JERUSALEM WAS BUILDED HERE
The traffic island at the end of the High Street is known
as Jerusalem. Many people, especially those new to the village,may
not realise that it is named after a house which occupied
it a hundred years ago.
I am afraid that time pressures have prevented me from gathering
any details, except that the cellars were still there in the
fifties, and George Lockwood used to play in them as a lad.
The picture is from an old postcard, a copy of which was kindly
lent to me by Neil, the manager of the Navigation Inn. There
are many other fascinating local pictures there, so it is
well worth a visit.
SIGNIFICANT PLACES: TIMBER FRAME
THE SIDE OF 4A BEVERIDGE STREET
There are not many timber-framed buildings in Barrow.This
is one of the easiest to find. Look closely at the timbers
at the side - down the jitty called "Little lane". These are
original, possibly 300 - 400 years old. In this style of construction,
it is the timber frame that holds up the house. The bricks
or whatever between the timbers are just to make it waterproof.
Such frames were pre-fabricated by a carpenter in a workshop
and taken to the site to be erected. In effect, you bought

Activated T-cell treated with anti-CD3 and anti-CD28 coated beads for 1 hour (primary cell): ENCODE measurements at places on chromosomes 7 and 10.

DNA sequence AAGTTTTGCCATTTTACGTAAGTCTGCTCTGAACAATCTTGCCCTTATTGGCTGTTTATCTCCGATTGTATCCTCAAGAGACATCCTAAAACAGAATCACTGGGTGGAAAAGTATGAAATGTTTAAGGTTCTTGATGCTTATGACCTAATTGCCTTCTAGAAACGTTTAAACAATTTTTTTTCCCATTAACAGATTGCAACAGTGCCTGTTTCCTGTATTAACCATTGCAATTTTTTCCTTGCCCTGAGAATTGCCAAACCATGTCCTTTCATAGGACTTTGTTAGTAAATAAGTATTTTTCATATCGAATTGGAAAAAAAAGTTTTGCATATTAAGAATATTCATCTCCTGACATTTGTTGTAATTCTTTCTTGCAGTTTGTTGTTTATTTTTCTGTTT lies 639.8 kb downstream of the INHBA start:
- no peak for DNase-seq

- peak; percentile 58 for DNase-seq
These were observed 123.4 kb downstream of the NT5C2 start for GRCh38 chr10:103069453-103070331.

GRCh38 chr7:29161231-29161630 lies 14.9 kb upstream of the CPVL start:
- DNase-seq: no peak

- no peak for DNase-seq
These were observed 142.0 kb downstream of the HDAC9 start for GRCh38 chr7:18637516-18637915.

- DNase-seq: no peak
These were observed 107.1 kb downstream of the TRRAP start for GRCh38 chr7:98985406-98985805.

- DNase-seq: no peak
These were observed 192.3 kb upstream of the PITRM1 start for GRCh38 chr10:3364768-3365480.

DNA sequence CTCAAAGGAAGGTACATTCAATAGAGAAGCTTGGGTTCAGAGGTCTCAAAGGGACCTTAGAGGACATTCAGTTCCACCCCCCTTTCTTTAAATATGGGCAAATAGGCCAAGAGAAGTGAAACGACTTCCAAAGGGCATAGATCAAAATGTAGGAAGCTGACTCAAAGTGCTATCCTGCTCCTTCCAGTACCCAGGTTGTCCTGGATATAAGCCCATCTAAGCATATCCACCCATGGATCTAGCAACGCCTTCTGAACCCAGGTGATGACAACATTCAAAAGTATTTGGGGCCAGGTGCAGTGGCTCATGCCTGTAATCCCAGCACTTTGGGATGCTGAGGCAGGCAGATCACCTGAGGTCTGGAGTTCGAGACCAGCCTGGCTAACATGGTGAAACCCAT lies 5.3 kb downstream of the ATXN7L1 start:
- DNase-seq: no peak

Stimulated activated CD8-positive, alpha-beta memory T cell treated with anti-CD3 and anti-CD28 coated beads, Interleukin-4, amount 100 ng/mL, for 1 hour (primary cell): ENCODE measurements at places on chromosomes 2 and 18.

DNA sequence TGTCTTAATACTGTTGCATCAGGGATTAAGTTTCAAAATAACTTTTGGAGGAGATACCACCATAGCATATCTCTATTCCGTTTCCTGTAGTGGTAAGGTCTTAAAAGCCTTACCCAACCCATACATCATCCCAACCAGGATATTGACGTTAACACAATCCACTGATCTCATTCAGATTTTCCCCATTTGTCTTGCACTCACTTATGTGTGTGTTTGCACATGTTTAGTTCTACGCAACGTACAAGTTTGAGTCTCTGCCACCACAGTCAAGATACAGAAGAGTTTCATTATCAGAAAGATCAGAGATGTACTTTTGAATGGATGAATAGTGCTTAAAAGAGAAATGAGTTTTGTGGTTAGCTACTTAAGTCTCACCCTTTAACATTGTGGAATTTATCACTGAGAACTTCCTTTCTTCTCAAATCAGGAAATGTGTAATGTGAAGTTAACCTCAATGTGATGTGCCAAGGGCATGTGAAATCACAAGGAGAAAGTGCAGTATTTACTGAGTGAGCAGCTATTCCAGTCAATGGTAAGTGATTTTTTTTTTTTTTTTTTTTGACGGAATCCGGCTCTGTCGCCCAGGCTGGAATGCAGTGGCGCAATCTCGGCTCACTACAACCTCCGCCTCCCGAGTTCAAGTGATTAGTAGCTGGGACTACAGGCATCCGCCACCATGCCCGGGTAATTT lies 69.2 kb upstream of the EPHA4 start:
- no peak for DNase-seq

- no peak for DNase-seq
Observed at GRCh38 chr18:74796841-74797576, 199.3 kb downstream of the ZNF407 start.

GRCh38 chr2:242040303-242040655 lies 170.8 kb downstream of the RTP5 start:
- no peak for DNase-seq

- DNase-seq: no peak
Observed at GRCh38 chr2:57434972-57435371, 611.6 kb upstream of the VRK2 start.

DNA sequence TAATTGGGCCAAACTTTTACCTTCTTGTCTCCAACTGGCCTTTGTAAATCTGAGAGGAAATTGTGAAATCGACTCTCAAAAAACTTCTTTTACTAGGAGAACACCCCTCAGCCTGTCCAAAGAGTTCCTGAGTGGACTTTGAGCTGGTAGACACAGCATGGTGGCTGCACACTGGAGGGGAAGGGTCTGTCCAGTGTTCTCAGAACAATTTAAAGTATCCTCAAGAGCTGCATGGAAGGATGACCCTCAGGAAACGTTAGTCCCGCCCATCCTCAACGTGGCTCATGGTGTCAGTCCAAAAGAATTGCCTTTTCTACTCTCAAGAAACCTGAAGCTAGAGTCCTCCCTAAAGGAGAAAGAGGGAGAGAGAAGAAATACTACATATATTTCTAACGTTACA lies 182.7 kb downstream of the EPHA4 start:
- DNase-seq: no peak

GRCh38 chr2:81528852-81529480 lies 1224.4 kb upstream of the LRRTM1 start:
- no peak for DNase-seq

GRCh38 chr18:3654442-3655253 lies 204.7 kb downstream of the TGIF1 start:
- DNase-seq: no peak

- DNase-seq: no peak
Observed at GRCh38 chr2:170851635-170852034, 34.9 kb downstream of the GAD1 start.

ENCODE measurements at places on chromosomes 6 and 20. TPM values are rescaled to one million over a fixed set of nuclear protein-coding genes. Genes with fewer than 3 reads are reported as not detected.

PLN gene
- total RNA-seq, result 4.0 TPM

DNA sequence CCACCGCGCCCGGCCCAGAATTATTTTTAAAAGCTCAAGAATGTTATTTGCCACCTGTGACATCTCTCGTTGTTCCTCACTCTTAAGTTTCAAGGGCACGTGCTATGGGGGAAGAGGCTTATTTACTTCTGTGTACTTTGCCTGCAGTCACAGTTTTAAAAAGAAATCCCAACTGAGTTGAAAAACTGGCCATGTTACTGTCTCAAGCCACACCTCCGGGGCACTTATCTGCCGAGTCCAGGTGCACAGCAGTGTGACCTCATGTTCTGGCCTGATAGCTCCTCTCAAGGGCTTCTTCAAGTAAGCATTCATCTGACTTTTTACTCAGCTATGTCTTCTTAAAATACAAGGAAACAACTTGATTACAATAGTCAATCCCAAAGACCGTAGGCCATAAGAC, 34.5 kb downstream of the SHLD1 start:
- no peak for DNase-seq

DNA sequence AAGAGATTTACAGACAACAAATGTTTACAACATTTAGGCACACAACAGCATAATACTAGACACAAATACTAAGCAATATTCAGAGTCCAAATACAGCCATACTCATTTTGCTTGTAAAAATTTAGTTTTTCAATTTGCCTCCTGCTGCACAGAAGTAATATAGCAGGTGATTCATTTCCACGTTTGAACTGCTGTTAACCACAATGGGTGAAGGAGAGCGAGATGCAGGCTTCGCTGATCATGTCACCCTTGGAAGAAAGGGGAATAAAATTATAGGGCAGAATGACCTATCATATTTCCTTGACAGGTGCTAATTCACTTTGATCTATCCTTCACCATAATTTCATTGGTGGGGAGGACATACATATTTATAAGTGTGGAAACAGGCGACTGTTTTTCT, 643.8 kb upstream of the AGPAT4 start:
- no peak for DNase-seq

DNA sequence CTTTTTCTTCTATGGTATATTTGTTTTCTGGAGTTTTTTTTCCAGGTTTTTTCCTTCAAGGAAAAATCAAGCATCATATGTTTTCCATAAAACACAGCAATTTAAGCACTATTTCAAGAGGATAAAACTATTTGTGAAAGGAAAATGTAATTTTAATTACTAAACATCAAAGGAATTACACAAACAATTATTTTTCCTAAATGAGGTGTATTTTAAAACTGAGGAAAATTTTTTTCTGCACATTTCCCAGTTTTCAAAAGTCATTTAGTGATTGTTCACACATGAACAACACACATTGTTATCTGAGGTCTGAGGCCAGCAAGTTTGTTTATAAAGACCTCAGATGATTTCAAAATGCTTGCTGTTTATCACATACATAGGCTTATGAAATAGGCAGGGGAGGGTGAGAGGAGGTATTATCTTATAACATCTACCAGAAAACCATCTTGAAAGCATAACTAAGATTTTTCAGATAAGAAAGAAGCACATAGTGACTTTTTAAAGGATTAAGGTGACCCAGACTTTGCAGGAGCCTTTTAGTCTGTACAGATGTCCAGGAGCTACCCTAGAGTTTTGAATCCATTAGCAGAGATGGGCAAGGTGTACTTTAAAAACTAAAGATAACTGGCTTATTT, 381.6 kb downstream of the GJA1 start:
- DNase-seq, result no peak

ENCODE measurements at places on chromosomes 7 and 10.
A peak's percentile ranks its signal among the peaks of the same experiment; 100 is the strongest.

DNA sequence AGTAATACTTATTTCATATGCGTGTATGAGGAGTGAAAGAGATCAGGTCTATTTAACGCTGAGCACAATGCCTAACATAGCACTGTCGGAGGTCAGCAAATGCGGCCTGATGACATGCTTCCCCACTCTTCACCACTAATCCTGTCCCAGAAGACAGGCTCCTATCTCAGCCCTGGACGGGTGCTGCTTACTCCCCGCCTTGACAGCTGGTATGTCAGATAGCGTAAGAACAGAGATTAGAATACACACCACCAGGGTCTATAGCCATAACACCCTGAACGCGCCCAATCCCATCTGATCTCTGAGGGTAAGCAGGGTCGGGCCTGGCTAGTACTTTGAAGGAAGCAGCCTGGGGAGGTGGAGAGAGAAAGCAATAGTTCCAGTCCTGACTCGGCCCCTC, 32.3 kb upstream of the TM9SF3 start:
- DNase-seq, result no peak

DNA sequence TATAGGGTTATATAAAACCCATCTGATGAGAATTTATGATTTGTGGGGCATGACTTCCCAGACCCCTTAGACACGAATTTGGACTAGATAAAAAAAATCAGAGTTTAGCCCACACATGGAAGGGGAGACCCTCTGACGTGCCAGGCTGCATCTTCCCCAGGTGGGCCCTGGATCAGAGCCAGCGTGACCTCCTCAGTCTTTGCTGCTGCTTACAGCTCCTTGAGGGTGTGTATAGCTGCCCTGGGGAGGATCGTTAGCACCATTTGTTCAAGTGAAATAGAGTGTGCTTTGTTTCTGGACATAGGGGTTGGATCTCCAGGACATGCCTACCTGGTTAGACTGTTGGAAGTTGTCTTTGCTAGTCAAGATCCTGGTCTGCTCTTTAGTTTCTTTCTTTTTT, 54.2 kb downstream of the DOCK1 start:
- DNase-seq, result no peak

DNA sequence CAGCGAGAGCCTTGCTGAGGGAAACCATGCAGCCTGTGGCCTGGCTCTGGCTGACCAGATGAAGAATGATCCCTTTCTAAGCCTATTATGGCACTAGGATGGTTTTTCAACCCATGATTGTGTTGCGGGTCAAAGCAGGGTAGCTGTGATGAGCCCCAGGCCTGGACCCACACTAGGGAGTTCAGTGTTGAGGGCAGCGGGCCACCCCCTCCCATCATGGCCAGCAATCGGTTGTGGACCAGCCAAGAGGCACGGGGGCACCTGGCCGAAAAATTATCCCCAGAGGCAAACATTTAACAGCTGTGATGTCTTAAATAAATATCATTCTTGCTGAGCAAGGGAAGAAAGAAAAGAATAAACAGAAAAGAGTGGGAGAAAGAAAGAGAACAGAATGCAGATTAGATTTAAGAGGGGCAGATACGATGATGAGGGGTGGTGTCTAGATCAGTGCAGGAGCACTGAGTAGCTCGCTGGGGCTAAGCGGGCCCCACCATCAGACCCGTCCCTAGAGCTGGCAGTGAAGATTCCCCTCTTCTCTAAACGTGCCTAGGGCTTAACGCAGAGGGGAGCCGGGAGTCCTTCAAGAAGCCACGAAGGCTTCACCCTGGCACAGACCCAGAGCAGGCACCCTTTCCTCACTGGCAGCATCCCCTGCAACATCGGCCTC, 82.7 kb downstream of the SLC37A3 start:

a set of timbers to make one or more "bays" - hence, a "bay
window" is a window that fills a whole bay. This house shows
3 bays still standing but there are hints in the last set
of timbers and the extended wall plinth that it may have had
5 bays when built.
However, the most interesting detail, I think, is that each
joint was marked to show which fitted where, like a flat pack
of furniture, so that they would be erected correctly on site.
These "carpenter's marks" on each joint were often just chisel
cuts. Here there are three cuts to show it was the third set
of uprights.There is a hint of possible marks on other timbers
but nothing definite.
Go and check for yourself.
NO SPEED RAMPS REQUIRED
This view of the High Street was taken in the 1960s, not
long after the Post Office was built. Note the absence of
traffic, white and yellow lines, and of the supermarket and
chemist. Harris's Garage has petrol pumps at the roadside,
which remained well into the seventies. The registration of
the car in the foreground looks like 261 EUT - anyone remember